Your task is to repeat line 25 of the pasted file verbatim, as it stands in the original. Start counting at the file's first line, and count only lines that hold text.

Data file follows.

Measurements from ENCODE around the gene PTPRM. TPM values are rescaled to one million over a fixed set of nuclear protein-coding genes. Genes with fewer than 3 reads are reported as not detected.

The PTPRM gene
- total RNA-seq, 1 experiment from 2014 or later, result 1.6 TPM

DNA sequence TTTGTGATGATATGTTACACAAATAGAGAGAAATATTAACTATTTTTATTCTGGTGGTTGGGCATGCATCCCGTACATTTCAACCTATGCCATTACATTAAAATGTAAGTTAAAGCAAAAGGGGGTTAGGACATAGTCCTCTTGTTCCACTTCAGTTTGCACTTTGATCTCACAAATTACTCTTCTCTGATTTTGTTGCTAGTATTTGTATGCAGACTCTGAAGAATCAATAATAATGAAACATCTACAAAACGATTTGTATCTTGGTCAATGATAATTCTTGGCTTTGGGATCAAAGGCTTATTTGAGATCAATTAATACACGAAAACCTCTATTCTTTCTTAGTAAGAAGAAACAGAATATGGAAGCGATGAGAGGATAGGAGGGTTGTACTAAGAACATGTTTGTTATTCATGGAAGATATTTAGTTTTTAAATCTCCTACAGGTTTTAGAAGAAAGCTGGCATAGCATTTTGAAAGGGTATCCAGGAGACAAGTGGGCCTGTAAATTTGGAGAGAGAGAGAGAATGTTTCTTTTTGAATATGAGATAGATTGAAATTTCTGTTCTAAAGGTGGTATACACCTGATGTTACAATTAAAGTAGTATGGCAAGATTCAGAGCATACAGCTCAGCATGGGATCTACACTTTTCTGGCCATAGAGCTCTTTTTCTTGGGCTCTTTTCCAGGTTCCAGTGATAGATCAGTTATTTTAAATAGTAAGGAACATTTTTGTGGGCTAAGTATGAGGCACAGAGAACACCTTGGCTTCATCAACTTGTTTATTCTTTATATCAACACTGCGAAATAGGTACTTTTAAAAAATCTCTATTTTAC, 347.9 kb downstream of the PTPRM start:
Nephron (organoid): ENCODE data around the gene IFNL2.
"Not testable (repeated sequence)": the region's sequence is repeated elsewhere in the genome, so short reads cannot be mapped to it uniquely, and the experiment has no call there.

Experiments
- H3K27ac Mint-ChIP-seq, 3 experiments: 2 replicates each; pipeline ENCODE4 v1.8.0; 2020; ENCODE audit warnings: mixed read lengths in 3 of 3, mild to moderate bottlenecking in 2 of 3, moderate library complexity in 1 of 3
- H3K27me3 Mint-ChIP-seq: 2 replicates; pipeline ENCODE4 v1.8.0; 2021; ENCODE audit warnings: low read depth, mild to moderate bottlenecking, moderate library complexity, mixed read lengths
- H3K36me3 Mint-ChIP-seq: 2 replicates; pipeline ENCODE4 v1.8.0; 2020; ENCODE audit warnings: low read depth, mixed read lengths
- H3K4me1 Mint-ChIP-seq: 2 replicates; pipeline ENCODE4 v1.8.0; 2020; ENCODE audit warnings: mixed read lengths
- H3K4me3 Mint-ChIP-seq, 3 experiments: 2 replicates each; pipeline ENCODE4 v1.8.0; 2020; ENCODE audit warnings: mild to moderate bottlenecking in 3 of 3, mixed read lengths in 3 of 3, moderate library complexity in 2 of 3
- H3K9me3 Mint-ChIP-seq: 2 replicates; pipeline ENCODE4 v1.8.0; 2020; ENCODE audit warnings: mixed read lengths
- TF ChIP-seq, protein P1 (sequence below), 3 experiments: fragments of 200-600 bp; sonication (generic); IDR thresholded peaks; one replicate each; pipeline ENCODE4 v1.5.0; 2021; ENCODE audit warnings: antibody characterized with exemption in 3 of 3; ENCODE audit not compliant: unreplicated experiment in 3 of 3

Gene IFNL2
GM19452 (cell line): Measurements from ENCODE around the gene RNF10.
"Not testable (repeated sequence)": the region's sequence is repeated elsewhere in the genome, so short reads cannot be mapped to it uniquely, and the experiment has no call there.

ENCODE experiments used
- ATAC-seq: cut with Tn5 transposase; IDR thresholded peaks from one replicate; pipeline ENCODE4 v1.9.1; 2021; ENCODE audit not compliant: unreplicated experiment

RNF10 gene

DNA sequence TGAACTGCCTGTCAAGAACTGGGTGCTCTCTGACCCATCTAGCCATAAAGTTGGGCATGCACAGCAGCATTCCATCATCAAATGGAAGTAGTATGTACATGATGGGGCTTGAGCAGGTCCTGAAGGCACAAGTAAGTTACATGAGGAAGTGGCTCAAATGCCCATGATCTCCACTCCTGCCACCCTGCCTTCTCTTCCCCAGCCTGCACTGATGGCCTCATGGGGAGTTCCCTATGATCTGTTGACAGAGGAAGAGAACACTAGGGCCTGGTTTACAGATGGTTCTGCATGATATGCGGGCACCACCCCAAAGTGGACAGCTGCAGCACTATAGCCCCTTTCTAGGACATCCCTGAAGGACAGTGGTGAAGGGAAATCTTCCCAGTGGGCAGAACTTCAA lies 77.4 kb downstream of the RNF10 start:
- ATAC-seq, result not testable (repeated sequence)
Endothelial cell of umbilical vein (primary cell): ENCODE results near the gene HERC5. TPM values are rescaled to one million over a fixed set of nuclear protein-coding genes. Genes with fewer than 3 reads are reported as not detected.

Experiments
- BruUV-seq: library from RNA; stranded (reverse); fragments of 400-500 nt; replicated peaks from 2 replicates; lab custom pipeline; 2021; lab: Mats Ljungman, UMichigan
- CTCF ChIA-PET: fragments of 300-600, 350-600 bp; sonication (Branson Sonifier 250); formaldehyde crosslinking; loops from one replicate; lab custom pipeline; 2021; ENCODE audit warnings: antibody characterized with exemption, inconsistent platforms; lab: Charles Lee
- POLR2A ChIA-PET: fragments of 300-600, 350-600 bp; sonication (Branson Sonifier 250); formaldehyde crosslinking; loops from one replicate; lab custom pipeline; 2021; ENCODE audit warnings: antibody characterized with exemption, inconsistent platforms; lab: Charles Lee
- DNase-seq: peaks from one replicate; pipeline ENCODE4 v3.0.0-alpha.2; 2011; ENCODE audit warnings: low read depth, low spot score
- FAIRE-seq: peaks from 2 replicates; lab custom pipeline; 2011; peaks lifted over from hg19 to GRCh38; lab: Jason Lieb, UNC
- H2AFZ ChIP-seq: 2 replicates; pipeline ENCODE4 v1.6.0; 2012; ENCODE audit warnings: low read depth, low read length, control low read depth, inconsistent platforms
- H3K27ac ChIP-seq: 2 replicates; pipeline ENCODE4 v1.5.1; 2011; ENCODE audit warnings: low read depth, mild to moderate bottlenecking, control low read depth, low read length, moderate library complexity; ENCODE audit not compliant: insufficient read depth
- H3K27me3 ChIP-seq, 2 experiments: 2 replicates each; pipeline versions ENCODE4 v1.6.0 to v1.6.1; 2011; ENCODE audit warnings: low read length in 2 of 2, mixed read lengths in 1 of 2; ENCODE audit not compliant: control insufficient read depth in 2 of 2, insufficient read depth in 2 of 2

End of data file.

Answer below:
- BruUV-seq: library from RNA; stranded (reverse); fragments of 400-500 nt; replicated peaks from 2 replicates; lab custom pipeline; 2021; lab: Mats Ljungman, UMichigan